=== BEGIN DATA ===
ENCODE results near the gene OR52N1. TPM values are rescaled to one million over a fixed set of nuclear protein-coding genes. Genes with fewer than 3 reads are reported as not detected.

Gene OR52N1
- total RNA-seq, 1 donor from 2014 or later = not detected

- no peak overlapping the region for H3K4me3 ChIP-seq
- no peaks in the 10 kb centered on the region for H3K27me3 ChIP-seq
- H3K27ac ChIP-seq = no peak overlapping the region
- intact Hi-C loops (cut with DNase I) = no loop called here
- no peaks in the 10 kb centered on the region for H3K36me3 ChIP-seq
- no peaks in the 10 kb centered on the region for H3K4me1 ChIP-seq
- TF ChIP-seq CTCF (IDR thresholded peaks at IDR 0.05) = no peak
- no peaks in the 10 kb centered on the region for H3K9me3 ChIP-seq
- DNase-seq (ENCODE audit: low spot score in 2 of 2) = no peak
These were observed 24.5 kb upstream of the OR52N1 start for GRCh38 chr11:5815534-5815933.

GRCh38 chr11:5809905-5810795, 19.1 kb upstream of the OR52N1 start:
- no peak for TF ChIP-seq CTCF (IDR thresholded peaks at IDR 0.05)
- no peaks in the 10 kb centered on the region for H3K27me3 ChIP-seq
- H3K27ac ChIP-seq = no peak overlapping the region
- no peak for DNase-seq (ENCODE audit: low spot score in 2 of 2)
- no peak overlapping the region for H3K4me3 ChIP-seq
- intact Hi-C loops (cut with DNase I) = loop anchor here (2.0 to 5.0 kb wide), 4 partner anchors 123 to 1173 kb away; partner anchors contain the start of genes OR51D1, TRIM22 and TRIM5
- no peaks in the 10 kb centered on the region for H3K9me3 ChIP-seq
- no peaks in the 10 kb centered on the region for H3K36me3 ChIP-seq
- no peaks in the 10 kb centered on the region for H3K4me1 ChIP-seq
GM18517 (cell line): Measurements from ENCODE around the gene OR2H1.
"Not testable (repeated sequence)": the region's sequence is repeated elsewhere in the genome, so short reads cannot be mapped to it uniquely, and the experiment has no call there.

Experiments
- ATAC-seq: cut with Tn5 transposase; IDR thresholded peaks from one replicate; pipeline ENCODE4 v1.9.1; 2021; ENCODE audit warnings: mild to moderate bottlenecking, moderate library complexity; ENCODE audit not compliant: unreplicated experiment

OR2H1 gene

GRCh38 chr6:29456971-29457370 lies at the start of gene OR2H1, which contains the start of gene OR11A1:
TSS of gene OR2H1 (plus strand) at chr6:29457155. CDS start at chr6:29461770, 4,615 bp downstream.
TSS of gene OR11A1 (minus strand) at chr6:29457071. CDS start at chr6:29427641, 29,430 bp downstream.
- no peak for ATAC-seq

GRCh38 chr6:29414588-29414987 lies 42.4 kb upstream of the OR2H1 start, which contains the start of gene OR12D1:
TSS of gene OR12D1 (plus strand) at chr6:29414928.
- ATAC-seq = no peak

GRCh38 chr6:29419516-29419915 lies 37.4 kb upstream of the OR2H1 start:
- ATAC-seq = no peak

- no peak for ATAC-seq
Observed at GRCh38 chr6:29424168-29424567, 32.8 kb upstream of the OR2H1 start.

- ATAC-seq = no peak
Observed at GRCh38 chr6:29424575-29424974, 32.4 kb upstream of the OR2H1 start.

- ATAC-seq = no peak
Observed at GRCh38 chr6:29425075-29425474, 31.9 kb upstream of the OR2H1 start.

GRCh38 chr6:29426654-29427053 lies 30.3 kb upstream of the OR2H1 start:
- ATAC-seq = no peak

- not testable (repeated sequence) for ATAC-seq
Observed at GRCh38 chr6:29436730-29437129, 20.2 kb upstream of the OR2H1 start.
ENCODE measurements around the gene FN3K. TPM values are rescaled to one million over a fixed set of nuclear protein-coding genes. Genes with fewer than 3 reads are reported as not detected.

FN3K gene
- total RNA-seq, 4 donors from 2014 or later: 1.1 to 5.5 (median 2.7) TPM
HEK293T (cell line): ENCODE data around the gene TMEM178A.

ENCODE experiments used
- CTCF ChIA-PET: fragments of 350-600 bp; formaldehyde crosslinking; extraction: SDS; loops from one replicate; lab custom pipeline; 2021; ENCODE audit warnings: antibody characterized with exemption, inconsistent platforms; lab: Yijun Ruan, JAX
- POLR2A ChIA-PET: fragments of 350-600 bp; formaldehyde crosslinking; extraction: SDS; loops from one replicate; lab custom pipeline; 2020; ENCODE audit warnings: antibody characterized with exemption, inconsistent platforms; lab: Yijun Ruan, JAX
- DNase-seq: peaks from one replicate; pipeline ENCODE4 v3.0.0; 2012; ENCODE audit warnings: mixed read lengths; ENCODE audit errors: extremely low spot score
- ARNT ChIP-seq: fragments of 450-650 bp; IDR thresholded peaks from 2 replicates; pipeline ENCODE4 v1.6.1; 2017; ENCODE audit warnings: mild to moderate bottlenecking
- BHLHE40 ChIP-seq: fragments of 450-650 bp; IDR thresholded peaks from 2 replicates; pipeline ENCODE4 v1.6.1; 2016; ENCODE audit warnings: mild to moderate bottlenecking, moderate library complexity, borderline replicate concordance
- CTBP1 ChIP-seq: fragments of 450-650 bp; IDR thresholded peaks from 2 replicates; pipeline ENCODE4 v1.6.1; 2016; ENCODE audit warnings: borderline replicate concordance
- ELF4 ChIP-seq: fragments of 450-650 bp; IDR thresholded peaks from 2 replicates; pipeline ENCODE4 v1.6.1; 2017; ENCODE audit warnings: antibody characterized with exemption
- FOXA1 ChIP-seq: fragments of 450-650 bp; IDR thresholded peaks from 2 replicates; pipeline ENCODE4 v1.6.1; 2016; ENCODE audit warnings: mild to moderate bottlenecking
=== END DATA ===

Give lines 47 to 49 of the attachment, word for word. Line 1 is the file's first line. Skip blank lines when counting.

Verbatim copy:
Observed at GRCh38 chr6:29436730-29437129, 20.2 kb upstream of the OR2H1 start.
ENCODE measurements around the gene FN3K. TPM values are rescaled to one million over a fixed set of nuclear protein-coding genes. Genes with fewer than 3 reads are reported as not detected.

FN3K gene